- Palazzo Corsini and its National Gallery
- Caravaggio’s ‘St John the Baptist
- Queen Christine of Sweden’s ‘Room of the Alcove’
- A refreshing walk in the Botanical Gardens
- Panoramic view of Rome from the Janiculum Hill
PALAZZO CORSINI & THE BOTANICAL GARDENS
PALAZZO CORSINI & THE BOTANICAL GARDENS – If you’re on your second or third visit to Rome, or simply if you love peaceful surroundings and hidden treasures. Nature and art pervade this corner of Trastevere were time seems to have slowed down.
Via della Lungara, designed by architect Donato Bramante for Pope Julius II, runs almost parallel to the Tiber, and is a sort of ‘twin’ to Via Julia, located on the opposite shore of the river. Embellished since the Renaissance by the facades of villas, palaces and churches, Via della Lungara was partly demolished to give room to the ‘muraglioni’, the high protective walls along the Tiber, at the end of the 19th century.
Palazzo Corsini, opposite to Villa Farnesina, is a huge late Baroque residence, with a linear, almost neoclassical façade along the main street. A more articulated front faces the vast gardens, climbing up the lower slopes of the Janiculum. These gardens became Botanical Gardens at the end of the 19th century.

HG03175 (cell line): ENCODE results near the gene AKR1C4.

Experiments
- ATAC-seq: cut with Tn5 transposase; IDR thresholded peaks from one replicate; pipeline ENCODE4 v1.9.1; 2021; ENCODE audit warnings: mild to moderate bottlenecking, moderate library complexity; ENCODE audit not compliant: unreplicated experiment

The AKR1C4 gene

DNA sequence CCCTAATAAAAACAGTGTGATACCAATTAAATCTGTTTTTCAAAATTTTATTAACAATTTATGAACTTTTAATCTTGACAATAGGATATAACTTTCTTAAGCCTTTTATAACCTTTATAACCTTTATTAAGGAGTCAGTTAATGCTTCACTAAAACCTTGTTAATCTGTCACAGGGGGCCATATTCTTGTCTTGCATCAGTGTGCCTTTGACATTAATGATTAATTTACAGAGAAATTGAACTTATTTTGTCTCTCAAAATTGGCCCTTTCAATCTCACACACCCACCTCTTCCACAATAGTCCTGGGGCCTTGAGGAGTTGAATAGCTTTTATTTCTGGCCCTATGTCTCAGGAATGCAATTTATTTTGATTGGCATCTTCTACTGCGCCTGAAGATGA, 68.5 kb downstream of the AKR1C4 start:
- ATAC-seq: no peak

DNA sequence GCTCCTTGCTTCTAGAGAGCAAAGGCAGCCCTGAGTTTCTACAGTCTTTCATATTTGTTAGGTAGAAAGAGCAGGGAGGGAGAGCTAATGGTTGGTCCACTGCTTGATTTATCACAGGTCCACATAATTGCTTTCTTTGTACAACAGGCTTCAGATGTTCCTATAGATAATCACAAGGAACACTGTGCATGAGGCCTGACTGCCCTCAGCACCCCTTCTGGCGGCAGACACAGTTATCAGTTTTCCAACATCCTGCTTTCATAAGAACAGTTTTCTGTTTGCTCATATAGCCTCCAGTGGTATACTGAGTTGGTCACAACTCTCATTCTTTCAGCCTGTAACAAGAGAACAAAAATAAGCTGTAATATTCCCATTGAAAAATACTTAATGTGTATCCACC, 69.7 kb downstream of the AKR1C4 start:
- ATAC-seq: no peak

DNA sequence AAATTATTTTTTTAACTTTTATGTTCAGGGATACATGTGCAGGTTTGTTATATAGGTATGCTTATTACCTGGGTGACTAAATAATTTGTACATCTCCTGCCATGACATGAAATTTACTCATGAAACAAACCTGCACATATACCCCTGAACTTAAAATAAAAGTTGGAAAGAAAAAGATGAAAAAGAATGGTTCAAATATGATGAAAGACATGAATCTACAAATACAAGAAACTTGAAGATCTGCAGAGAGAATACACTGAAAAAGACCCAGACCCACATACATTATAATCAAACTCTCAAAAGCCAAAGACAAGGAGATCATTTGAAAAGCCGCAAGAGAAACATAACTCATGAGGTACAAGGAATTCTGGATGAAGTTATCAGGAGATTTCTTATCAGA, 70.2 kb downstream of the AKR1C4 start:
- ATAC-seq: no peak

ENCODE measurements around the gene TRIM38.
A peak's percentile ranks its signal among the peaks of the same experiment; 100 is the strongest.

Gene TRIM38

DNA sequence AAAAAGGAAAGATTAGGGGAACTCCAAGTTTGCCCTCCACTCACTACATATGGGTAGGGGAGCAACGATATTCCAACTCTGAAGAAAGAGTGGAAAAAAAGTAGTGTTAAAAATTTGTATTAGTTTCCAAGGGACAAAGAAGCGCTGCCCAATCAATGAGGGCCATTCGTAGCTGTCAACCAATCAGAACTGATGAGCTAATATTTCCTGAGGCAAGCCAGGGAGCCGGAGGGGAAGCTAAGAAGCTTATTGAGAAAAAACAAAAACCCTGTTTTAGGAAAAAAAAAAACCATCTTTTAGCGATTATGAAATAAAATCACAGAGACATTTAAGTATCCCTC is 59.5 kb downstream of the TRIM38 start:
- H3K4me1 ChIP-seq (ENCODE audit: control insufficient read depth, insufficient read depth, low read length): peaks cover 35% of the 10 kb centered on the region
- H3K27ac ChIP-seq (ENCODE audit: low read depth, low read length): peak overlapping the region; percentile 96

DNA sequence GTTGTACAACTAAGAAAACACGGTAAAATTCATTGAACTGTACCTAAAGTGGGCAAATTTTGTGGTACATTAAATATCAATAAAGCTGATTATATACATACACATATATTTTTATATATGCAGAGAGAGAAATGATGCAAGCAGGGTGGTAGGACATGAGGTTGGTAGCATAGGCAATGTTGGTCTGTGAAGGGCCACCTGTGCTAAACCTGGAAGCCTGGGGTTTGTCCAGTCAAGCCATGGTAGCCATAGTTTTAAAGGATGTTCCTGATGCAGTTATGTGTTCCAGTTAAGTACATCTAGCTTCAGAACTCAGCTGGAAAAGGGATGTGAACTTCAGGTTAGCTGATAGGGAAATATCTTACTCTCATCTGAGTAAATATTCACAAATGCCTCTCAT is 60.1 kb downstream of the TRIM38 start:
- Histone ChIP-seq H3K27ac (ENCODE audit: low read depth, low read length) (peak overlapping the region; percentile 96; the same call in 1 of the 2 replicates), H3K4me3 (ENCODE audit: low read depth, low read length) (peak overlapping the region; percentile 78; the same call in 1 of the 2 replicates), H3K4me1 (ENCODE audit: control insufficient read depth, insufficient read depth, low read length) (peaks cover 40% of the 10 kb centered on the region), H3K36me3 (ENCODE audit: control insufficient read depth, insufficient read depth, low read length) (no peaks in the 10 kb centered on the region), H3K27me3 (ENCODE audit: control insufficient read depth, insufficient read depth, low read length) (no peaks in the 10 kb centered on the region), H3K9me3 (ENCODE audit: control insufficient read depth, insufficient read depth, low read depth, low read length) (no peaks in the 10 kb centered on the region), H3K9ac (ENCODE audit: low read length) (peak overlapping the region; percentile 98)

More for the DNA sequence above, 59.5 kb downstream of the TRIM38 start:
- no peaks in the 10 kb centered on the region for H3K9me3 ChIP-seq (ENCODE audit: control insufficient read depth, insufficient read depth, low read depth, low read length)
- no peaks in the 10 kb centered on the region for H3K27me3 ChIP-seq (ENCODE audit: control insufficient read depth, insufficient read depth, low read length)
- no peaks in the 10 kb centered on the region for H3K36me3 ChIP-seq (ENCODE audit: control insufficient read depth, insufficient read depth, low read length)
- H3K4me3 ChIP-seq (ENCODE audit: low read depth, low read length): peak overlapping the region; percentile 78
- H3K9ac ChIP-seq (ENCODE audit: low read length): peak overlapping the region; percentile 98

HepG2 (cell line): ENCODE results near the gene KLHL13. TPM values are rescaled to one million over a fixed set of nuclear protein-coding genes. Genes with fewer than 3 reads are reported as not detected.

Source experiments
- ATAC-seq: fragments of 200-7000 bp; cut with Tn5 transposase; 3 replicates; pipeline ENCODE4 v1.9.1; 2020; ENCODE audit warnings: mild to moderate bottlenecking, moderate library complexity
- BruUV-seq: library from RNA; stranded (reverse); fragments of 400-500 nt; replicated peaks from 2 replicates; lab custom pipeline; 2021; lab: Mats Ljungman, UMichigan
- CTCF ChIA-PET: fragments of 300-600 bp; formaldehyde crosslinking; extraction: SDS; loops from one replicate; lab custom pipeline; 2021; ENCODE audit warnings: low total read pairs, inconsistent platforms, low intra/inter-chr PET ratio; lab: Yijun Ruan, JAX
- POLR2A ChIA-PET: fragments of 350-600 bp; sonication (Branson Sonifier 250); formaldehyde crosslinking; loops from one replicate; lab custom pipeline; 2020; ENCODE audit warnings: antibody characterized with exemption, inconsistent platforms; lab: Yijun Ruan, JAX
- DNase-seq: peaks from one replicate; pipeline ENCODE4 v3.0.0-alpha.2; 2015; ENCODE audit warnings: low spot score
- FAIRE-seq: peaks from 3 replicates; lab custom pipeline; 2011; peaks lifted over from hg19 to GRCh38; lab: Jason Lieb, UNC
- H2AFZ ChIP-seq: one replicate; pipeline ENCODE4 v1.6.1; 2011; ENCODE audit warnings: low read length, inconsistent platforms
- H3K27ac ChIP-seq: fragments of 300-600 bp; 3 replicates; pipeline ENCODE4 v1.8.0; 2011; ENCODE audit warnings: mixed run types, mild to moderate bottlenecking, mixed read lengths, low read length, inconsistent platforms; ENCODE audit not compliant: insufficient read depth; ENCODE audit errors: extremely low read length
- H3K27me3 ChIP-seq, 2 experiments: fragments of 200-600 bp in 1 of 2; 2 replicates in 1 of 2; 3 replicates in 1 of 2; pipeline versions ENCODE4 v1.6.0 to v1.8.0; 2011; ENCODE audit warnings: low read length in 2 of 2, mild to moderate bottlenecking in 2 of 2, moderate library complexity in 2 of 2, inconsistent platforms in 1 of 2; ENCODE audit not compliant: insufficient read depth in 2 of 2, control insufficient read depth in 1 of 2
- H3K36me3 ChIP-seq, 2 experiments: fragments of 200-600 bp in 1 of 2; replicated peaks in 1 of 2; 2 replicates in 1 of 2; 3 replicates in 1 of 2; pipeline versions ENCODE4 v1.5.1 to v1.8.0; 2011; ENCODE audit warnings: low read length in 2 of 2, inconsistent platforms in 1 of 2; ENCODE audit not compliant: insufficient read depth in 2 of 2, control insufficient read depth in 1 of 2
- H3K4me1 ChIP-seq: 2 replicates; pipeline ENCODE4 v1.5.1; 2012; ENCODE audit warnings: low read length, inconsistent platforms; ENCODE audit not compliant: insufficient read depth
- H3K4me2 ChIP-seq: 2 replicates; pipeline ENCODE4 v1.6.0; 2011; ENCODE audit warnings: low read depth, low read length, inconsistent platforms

This area belonged in the 16th century to the Riario family, who built a house here in 1511, often occupied by important guests, such as ambassadors, cardinals and the like. The most famous of these guests, who stayed for 30 years, was Queen Christine of Sweden (1659-1689), of which we’ll see the famous Alcove.
The Corsini, an important Florentine family, bought the house in 1736, after Lorenzo Corsini was elected Pope as Clemens XII. Thanks to their enormous wealth and to architect Ferdinando Fuga, two new bodies were added and the whole property was restyled in an eclectic 18th century style.
Both the Pope Clemens XII and his ‘cardinal nephew’, Neri Maria, were avid collectors, and accumulated a treasure of paintings, bronzes, marbles and books. When in 1883 Tommaso Corsini sold the house to the Italian Kingdom he donated the entire art collection, that is still today displayed as National Gallery here.
- This tour lasts three hours and costs 295 euros up to six people (not per person), only private parties.
- For larger parties send us an email!
- Admission fees per person: Corsini Gallery: 12 euros – reduced price 2 euros (also includes Palazzo Barberini) – Closed on Tuesdays; Botanical Gardens: 8 euros – closed on Sundays
- Please wear comfortable shoes or sandals and a hat in summer